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Seppeltsfield Barossa 2020 Release by Andrew Caillard MW

Seppeltsfield Barossa 2020 Release by Andrew Caillard MW

Andrew Caillard MW writes for Langton’s to share his knowledge of Seppeltsfield and his enthusiasm for their new Grounds range of wines including the Easting and Westing Shiraz. Explore our portfolio of Seppeltsfield. 

The Easting Garden of Eden Vineyard

Seppeltsfield, under the ownership of entrepreneur and winemaker Warren Randall, has undergone a remarkable transformation. Although best known for its fortified wines — especially the Centenary Para Liqueur Tawny series — the brand has now returned to making table wines under the Seppeltsfield brand name.

The complicated agreements and restrictions imposed through acquisition are now unravelling allowing Seppeltsfield to steer a more direct course into the future.

‘...a jewel in the Australian Wine Industry’s crown.’

  

Anyone who visits Seppeltsfield will know that it is a remarkable 19th Century vision in perfect working order. The 1888 gravity-fed cellar is a jewel in the Australian Wine Industry’s crown. A portrait photograph of Benno Seppelt’s late 19th Century winemaking team alongside a more recent example, in exactly the same setting, shows that the essence of the Seppelt family’s dream is still in motion. Warren Randall has updated the cellar by lining all of the open fermenters with stainless steel to promote hygiene and continuity. Add a remarkable team of winemakers headed up by ex-Penfolds winemaker Fiona Donald and some of the best vineyard resources in the Barossa Valley, it becomes quite clear that Seppeltsfield promises so much more. Imagination, energy, bloody good craftsmanship and empathy for the Barossa environment all play their part in building a fascinating picture of modern Australian winemaking.

 

The Seppeltsfield brand reaches back into the history of the Barossa and the remarkable Seppelt family heritage to build a new vision. The connecting rods are the living museum of 19th and 20th Century Para Liqueur Tawnies, the 1888 gravity-flow cellar and Fiona Donald’s winemaking philosophy. The latter element is related to the way winemakers employ their craft and differentiate their wines.

 

‘...Seppeltsfield is very much at the forefront of Australian winemaking premiumisation and authenticity.’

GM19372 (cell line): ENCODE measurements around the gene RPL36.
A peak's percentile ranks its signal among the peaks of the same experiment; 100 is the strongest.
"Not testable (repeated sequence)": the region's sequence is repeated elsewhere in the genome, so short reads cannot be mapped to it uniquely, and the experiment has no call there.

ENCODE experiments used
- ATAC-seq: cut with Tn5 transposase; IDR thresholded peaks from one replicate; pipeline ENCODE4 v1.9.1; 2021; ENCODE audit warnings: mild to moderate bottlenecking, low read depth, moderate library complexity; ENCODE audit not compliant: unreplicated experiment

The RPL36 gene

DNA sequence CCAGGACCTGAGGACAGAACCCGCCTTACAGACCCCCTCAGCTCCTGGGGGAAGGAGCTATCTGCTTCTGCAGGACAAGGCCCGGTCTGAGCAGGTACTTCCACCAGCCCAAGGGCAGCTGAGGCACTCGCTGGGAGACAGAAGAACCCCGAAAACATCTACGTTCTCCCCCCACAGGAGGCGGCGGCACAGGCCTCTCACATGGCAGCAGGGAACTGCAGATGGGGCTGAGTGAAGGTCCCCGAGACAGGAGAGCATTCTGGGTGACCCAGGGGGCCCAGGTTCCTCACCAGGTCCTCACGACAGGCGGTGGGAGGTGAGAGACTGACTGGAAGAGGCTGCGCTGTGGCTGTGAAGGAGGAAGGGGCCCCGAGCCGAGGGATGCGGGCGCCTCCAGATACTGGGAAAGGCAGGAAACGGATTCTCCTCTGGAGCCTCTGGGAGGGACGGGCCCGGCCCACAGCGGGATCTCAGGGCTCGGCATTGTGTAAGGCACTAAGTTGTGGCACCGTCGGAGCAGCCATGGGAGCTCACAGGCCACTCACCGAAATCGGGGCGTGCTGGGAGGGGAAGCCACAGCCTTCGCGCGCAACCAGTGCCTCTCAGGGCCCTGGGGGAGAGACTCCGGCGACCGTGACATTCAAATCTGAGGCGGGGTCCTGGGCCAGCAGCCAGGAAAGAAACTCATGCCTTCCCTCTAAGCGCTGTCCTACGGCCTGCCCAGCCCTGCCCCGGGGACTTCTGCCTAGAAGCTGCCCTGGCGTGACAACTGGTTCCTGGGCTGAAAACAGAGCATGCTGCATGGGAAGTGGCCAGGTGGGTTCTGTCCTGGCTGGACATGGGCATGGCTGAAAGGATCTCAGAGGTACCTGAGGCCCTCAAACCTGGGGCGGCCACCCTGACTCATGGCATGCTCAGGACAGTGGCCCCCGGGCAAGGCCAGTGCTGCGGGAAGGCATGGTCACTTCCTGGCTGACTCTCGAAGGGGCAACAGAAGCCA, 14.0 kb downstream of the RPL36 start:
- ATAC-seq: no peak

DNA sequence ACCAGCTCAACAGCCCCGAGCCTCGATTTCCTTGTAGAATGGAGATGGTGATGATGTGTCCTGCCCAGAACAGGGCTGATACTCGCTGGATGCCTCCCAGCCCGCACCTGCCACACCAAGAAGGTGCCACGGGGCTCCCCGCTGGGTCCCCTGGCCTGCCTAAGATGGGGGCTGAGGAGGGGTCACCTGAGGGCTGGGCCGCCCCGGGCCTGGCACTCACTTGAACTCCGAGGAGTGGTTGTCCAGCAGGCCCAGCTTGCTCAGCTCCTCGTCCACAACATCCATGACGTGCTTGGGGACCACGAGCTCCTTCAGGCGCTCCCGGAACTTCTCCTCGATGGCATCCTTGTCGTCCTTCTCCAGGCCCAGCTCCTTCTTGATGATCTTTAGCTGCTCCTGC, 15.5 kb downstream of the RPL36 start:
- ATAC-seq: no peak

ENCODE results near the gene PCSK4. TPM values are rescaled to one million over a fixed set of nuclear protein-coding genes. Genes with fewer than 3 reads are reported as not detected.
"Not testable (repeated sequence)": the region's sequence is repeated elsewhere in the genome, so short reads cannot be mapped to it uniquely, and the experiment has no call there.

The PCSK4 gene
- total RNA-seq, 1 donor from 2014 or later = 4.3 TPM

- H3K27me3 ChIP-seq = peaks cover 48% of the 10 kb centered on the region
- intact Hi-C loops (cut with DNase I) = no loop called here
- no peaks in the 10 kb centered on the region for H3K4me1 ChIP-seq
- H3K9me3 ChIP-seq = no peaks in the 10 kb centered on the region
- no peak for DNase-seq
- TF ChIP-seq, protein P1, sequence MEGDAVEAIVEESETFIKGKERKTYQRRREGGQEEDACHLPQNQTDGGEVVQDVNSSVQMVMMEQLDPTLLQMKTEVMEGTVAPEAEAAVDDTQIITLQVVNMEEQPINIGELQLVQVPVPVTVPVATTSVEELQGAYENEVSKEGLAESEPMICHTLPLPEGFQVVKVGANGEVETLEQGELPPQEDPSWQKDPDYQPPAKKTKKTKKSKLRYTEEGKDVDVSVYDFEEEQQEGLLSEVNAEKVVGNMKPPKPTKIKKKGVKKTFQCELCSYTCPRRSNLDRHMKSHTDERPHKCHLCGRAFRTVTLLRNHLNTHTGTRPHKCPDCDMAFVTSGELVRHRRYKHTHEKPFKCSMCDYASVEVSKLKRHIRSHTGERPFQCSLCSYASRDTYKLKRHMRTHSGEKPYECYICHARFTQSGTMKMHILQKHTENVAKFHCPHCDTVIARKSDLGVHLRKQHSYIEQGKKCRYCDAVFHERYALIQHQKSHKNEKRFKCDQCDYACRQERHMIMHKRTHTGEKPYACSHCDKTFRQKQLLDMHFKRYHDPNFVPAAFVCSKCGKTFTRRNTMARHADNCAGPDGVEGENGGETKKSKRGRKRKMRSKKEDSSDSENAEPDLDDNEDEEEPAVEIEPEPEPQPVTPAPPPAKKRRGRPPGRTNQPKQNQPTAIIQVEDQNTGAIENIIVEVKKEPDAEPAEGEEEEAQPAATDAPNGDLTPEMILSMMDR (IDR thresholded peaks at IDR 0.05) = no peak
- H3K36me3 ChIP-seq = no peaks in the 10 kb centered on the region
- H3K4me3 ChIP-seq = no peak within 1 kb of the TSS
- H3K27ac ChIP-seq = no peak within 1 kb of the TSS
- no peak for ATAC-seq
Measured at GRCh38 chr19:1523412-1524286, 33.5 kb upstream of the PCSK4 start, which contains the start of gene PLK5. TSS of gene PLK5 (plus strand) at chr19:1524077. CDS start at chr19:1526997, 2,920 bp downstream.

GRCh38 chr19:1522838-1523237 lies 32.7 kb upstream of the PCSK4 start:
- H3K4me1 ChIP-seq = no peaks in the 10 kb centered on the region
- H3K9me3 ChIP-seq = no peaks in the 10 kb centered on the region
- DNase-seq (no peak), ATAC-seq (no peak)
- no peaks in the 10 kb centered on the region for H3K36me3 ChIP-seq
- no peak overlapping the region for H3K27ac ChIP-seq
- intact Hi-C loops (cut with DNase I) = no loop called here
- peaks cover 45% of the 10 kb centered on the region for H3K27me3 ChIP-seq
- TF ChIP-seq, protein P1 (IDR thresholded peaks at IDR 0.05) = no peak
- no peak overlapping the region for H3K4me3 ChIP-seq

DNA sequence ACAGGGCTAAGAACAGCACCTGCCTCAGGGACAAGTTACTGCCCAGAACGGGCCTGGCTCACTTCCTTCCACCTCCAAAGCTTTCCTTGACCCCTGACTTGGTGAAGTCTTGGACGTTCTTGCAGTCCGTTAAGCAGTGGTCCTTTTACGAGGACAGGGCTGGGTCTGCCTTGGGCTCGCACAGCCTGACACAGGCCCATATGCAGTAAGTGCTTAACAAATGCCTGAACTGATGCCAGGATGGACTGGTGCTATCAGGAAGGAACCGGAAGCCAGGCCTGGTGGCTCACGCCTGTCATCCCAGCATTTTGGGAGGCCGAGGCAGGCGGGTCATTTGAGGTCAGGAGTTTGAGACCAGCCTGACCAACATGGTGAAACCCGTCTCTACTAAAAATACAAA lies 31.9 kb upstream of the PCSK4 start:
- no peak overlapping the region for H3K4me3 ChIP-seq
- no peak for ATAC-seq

Seppeltsfield Winemaking Team

Without going into detail, there is a direct line of winemaking techniques that have taken place over the last 150 years that bring about an Australian way of winemaking. These Seppeltsfield wines in many ways show these bloodlines. It starts with the scribblings of ‘Maro’ (Sir William Macarthur) and continues through the influence of Alexander Charles Kelly, Professor Arthur Perkins, Thomas Hardy and others.

The techniques employed by Ray Beckwith and Max Schubert consolidated many of the technical advances of the time. Although there are variations on many themes, further field initiatives, technical breakthroughs and sparks of individual genius, many winemakers throughout Australia, through their education and experience handed down through the generations, are intuitively making wines that have the stability, freshness and balance to age for the long term.

 

The winemaking and oak maturation techniques at Seppeltsfield have a distinct Australian flavour. In addition to the tried and tested, the exploration of new grape varieties and the characteristics of individual vineyard sites establish a diverse and interesting hymn sheet of wine styles and tastes. As a consequence, Seppeltsfield is very much at the forefront of Australian winemaking premiumisation and authenticity. And I think these four releases exemplify these qualities.

 

2019 Seppeltsfield EC3, based on Portuguese varieties, shows an intent to make something that is different, yet an obvious progression from the heritage of the Seppeltsfield brand. The 2018 Seppeltsfield EC4 reaches into the storied past of Seppelt and embraces the popular cabernet-shiraz polemic where each variety complements each other like yin and yang.